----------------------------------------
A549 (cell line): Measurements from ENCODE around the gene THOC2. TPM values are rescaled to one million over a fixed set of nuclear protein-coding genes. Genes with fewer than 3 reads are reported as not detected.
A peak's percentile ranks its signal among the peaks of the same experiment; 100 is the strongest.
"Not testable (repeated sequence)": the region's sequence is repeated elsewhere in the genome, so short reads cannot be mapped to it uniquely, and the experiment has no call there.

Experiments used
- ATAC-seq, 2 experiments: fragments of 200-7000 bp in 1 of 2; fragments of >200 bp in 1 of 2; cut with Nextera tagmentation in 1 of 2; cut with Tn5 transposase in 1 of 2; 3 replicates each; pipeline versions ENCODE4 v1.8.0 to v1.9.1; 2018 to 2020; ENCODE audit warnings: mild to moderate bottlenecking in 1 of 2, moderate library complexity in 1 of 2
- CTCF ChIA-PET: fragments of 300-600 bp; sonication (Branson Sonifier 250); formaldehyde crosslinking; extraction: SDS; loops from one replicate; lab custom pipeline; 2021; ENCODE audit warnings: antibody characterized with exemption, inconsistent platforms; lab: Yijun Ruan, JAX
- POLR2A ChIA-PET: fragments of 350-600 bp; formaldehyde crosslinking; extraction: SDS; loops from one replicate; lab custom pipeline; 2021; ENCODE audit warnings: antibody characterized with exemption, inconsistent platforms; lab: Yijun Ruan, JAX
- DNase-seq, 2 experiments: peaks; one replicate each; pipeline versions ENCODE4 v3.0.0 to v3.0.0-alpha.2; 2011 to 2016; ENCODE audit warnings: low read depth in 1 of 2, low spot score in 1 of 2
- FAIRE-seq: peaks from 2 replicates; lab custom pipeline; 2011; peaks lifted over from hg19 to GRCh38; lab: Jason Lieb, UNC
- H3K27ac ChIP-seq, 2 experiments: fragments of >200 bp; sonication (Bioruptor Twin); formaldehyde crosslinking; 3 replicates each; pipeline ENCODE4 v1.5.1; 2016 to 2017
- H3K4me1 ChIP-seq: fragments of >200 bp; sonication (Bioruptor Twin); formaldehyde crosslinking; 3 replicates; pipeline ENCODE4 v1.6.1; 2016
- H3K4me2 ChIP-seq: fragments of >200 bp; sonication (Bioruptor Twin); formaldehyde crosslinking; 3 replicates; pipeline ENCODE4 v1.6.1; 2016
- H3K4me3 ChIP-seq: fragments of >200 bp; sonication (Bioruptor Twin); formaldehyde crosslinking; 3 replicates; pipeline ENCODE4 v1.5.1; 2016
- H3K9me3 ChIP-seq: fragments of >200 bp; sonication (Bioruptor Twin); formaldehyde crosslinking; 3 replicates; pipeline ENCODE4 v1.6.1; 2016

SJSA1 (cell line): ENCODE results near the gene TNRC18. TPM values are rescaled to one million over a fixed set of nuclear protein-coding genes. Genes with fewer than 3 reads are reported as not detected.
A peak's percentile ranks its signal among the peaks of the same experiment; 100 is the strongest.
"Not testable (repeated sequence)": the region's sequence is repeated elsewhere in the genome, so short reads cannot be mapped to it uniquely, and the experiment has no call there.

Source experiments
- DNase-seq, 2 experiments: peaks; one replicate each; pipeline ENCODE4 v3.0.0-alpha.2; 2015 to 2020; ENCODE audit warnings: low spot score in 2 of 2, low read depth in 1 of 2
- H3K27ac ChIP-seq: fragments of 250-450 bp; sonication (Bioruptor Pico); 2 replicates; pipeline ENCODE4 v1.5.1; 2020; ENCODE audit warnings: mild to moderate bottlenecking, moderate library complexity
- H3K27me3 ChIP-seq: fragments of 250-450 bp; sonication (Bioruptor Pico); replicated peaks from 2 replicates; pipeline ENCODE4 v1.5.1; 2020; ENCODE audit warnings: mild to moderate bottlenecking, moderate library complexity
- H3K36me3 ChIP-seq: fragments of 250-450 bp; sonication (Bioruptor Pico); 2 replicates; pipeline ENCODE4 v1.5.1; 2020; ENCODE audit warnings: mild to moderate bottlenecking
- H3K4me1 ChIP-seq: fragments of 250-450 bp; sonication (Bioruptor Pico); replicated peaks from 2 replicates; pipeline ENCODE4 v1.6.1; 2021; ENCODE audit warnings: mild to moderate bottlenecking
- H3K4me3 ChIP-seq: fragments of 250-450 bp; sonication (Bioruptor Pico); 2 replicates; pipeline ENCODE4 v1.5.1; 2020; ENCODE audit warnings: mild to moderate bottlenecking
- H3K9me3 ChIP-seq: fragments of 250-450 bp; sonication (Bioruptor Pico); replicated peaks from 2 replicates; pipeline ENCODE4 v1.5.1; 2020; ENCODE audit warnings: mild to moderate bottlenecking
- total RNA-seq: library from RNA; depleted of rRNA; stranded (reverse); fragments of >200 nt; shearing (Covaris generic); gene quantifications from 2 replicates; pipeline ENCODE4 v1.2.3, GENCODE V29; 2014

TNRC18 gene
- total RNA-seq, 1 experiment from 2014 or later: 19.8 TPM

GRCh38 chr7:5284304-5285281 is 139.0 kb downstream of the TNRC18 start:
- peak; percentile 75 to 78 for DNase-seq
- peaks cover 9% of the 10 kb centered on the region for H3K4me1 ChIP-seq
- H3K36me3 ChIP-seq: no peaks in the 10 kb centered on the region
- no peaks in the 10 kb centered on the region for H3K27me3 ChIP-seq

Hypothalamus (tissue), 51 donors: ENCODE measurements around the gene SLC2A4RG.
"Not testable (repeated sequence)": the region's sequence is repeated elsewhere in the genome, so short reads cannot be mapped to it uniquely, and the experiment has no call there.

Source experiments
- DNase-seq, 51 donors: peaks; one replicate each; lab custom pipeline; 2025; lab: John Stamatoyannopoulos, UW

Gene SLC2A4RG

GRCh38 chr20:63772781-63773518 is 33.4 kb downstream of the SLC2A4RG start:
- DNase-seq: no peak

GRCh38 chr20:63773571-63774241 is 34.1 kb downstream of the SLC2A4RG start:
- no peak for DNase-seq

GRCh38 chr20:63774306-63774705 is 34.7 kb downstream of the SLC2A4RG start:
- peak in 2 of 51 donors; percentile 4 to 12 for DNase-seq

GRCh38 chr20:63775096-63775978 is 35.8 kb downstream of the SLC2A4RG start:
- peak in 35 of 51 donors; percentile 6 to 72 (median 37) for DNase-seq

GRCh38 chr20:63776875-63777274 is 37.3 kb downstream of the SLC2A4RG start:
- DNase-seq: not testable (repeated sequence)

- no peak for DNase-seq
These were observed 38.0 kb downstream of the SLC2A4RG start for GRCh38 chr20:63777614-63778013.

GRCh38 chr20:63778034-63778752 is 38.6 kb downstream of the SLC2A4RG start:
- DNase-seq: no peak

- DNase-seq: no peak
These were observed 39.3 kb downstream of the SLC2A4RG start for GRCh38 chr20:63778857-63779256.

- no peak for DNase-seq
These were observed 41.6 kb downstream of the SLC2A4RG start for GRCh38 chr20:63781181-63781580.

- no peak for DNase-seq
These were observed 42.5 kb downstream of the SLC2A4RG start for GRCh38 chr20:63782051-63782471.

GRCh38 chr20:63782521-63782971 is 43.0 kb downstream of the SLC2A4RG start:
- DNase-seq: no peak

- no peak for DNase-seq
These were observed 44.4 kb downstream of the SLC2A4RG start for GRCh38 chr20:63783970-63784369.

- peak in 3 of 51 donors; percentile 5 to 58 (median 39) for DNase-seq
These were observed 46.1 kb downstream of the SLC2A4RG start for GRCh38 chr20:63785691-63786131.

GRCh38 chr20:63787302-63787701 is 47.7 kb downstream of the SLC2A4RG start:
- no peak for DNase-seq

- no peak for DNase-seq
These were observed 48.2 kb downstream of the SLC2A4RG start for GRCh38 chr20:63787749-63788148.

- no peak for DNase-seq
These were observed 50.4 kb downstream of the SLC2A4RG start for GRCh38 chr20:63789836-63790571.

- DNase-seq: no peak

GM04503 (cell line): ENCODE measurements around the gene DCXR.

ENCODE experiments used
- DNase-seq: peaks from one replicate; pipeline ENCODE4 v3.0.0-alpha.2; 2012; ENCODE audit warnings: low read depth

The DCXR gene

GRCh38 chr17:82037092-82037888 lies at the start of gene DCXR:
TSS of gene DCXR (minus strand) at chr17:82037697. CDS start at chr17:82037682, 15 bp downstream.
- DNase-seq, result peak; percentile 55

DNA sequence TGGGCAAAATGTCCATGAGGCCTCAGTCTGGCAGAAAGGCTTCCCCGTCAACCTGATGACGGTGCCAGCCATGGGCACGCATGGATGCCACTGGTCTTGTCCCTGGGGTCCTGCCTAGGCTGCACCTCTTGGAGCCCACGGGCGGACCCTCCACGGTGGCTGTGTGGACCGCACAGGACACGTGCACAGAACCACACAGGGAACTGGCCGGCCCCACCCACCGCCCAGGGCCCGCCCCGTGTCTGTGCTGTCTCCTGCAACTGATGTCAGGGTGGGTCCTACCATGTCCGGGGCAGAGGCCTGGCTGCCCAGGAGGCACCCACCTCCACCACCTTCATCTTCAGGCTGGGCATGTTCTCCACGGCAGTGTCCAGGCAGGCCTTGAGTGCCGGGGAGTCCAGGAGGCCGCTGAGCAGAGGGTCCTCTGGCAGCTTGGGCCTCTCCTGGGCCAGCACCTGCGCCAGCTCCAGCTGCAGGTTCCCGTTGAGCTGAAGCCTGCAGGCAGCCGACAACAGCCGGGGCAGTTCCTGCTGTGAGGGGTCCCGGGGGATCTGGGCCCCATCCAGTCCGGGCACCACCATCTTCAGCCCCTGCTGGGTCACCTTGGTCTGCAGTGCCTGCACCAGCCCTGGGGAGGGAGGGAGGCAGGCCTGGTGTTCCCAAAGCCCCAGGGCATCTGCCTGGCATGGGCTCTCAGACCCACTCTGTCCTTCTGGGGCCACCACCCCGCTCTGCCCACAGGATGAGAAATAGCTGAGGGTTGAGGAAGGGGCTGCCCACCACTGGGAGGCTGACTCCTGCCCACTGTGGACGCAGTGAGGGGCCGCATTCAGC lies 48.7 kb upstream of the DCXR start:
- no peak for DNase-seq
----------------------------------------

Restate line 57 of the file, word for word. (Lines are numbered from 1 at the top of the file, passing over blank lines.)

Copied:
- no peak for DNase-seq